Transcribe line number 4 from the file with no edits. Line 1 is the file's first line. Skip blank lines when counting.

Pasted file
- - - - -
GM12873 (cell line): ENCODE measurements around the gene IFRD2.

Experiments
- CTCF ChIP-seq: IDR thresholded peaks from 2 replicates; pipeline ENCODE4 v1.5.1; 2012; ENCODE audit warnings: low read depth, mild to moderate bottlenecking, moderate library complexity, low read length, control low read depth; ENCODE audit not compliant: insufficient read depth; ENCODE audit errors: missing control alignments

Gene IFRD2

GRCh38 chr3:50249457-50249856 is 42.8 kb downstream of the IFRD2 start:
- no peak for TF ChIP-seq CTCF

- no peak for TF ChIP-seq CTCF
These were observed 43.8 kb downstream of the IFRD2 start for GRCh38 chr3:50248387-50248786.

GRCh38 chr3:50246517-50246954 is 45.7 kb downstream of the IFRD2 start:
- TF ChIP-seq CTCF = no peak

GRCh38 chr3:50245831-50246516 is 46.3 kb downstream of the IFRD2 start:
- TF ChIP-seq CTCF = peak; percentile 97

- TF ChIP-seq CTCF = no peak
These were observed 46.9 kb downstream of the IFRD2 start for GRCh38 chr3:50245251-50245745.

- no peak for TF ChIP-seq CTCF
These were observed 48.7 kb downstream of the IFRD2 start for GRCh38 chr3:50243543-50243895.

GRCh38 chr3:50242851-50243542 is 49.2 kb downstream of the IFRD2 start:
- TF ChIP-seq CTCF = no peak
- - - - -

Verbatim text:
Gene IFRD2